A year later, he opted to publish an advertisement that did not include his signature image, though he continued to associate the “Head of Hippocrates” with his business.  In this advertisement, he relied on a double headline.  “Fresh DRUGS” ran in a large font on the first line, followed by his name in an even larger font on the second line.  The copy suggested that his previous advertising efforts had been effective.  The apothecary “RETURNS his Thanks to those Persons in Town and Country, who have been pleased to favour him with their Custom.”  He then informed current and prospective customers that he just imported “a few Articles, which compleat his Assortment in the DRUG and GORCERY WAY.”  He sold them “very cheap” in “large or small Quantities.”

Why did Dabney decide not to use the woodcut that became so familiar to readers and served as a logo for his shop?  Perhaps he decided that he achieved sufficient visibility and name recognition that he no longer needed to include it in every advertisement.  The cost of advertising may have also influenced his decision.  The colophon for the Essex Gazette stated that “ADVERTISEMENTS not exceeding eight or ten Lines are inserted for Three Shillings.”  Advertisers paid by the amount of space their notices occupied, not the number of words.  Dabney’s long and narrow woodcut and the copy that accompanied it extended far beyond “eight or ten Lines.”  The apothecary may have determined that he wished to keep his name in the public eye without assuming the expense of printing the woodcut in each advertisement.

September 22

What was advertised in a colonial American newspaper 250 years ago today?

Essex Gazette (September 22, 1772).

“Mr. SPARHAWK Presents his Compliments to his Female Customers of the Town and Country.”

Although editorials elsewhere in colonial newspapers frequently criticized women for indulging in consumer culture too eagerly, most advertisements for goods and services did not single out female consumers are their intended audience.  Instead, shopkeepers usually presented their wares to all prospective customers, realizing that men participated in the consumer revolution and kept up with news fashions just as enthusiastically as women.

On occasion, however, some advertisers did make special appeals to women.  Nathaniel Sparhawk, Jr., pursued both strategies.  In most instances, he did not target consumers of either sex, but in an advertisement in the September 22, 1772, edition of the Essex Gazette he “Presents his Compliments to his Female Customers of the Town and Country” and “acquaints them he has a most beautiful Assortment of almost every Kind of SILKS for Capuchins [or hooded cloaks], that are of the newest Fashion.”  Sparhawk presented shopping as a pleasure for women, though he did not depict it as an excessive or luxurious vice like critics in the editorials.  He asserted that he “doubts not he shall be able to please almost every Fancy, if the Ladies will be so obliging … just to call and take a View of them.”  He mentioned his location “nearly opposite the Printing-Office,” suggesting that “the Ladies” could visit as they were walking through town and “passing his Store.”  Sparhawk portrayed shopping as an experience, recognizing that each trip to his shop would not necessarily result in a sale.  “Should he be so unhappy as to fail of pleasing any who may call upon him,” he stated, “he shall hold himself much indebted for the Visit.”  Good customer service cultivated and strengthened relationships even when “the Ladies” did not make purchases.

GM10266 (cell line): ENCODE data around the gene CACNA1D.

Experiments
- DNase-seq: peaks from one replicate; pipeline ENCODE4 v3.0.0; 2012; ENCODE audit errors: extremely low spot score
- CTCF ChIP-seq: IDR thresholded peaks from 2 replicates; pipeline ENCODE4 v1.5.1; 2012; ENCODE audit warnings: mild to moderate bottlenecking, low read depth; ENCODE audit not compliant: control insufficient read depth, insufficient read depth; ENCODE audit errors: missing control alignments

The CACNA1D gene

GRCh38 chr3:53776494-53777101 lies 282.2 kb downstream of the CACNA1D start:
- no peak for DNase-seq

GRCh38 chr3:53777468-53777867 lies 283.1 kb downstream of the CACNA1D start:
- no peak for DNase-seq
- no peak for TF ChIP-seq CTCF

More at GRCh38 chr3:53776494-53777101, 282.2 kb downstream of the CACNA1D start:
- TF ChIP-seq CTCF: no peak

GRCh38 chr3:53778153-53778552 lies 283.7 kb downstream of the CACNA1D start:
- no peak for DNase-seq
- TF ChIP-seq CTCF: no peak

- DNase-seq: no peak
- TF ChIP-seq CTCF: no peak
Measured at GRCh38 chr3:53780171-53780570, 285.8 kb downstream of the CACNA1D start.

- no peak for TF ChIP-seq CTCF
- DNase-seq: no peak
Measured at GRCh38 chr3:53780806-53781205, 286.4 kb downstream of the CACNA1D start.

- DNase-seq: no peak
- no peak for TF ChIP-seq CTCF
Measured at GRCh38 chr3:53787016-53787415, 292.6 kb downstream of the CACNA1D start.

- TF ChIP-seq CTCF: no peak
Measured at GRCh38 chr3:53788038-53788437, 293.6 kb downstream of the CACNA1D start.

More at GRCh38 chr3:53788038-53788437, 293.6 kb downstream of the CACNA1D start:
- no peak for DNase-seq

To further entice female customers (and their male counterparts as well), Sparhawk declared that “At the same Store may be seen as great a Variety of English and India GOODS as any in Salem.”  He set low prices for cash or “short Credit,” pledging “not to be undersold by any.”  In addition, he announced that he had just received word of the “arrival of his Fall Goods at Boston.”  Within the next week, he would have new inventory for all of his customers to examine.  The first portion of his advertisement made clear that he wanted women to browse his wares, yet he shifted to more general appeals to engage all prospective customers, both men and women, in the second half of his advertisement.  Sparhawk apparently believed that targeting female customers exclusively had its limits.

August 18

What was advertised in a colonial American newspaper 250 years ago today?

Essex Gazette (August 18, 1772).

“His utmost Abilities will be exerted to give Satisfaction to his Customers.”